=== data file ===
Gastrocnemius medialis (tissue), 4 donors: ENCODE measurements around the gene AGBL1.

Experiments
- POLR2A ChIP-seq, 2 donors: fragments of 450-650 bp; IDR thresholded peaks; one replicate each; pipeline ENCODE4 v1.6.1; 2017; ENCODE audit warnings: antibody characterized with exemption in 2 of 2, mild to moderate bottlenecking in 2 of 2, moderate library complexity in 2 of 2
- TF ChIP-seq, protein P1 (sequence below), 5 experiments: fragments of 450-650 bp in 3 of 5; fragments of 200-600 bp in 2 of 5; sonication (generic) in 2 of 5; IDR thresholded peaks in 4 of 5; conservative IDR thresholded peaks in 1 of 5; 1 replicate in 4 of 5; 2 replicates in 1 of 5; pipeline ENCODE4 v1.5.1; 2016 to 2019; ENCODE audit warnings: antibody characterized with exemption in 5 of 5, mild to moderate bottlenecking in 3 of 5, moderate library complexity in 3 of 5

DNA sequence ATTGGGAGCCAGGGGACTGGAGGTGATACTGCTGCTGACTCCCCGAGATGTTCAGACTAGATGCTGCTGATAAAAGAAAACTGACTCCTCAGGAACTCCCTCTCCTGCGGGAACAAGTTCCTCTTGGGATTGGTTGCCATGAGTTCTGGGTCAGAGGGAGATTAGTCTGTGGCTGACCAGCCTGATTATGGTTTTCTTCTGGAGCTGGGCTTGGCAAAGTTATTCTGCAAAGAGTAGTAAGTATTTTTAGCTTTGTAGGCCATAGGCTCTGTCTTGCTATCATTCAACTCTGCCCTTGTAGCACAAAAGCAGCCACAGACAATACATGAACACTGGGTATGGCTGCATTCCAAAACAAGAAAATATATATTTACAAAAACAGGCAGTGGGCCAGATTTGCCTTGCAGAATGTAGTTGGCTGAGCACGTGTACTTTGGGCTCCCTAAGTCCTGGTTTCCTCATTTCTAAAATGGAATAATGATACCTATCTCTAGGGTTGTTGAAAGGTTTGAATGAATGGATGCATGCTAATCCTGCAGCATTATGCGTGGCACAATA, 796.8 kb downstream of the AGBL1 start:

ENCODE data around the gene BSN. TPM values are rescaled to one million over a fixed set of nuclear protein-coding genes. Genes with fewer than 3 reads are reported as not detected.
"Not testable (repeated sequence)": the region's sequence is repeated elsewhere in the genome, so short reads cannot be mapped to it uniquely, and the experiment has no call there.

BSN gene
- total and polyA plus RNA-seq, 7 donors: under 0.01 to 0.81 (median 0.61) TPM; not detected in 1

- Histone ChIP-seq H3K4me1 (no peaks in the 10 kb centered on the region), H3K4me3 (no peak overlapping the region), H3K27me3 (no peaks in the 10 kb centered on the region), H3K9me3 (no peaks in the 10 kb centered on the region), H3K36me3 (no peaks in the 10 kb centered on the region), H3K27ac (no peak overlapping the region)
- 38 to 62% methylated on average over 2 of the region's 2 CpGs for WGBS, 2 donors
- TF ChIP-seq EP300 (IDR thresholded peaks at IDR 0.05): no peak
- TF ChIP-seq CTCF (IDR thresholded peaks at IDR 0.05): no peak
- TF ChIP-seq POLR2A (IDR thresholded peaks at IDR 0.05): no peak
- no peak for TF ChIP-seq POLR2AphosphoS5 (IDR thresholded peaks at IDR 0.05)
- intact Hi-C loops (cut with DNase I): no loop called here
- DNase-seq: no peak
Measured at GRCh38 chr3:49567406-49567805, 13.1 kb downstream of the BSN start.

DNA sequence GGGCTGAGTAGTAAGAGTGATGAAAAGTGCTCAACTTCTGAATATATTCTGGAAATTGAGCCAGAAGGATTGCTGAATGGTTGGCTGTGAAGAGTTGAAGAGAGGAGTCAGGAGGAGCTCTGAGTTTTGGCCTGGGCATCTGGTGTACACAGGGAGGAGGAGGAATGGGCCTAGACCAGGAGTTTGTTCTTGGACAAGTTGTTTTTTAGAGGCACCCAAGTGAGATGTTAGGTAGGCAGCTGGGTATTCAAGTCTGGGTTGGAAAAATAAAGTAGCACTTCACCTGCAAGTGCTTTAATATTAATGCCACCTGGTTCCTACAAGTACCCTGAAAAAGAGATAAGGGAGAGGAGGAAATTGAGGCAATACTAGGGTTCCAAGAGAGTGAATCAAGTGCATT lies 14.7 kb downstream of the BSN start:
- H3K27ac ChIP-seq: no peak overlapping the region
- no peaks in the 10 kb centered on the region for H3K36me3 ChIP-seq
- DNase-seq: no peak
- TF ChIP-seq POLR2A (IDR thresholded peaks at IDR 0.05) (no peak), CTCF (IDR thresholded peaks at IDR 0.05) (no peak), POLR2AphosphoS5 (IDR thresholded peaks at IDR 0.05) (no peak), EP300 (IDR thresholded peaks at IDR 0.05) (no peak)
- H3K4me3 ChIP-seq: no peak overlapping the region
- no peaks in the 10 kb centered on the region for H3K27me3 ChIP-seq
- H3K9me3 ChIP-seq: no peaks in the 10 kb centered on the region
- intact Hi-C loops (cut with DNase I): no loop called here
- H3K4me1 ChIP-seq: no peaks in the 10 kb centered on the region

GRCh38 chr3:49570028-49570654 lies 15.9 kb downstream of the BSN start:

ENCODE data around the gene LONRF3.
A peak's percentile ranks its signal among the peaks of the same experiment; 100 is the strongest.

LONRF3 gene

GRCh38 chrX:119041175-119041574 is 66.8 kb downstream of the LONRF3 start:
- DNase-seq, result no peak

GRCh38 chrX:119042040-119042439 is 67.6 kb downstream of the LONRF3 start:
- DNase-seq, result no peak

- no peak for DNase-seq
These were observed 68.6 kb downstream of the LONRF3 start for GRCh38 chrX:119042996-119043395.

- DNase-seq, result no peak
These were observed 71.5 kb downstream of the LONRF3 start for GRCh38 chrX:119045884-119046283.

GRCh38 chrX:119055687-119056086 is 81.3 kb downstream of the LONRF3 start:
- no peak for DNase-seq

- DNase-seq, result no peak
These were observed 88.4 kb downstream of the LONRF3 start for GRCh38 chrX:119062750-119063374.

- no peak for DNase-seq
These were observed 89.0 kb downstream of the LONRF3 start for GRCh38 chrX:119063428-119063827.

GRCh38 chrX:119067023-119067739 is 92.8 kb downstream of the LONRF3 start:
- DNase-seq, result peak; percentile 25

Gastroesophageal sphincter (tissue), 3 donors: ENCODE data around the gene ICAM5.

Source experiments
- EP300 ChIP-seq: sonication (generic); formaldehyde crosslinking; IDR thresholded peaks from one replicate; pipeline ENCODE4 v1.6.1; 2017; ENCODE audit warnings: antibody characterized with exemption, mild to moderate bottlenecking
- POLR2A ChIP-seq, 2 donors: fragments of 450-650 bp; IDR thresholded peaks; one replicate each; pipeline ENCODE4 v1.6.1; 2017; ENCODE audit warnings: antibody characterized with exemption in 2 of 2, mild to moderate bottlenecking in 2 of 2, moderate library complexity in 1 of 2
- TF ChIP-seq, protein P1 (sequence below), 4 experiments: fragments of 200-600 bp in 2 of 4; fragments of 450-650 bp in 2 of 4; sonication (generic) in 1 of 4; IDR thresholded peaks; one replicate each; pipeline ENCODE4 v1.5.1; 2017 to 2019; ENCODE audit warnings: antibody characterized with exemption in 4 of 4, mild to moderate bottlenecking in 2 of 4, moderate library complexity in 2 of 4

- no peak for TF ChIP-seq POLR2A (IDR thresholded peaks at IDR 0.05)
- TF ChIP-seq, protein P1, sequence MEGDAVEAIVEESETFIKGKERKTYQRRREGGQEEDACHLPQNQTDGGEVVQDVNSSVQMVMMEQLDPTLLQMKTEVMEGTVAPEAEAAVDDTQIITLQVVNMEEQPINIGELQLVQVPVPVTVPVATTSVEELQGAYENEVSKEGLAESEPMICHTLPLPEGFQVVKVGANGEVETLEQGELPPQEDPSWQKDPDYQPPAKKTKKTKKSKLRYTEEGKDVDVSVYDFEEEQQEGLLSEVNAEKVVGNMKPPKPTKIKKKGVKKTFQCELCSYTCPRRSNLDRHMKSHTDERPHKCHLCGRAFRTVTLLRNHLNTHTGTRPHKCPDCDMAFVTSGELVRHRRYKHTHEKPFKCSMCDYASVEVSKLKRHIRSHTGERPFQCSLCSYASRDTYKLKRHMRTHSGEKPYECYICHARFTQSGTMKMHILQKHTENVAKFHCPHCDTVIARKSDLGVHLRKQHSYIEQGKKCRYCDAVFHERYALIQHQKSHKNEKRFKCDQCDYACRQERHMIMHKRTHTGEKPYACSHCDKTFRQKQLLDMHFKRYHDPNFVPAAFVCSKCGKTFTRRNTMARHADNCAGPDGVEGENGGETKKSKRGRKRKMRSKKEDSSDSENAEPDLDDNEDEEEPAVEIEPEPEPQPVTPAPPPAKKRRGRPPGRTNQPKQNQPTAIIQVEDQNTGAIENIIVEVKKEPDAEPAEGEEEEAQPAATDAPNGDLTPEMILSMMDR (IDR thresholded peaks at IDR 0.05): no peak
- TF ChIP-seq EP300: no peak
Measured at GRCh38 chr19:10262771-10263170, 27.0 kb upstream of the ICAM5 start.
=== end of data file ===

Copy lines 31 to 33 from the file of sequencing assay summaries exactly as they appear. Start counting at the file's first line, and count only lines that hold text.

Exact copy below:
A peak's percentile ranks its signal among the peaks of the same experiment; 100 is the strongest.

LONRF3 gene

GRCh38 chrX:119041175-119041574 is 66.8 kb downstream of the LONRF3 start: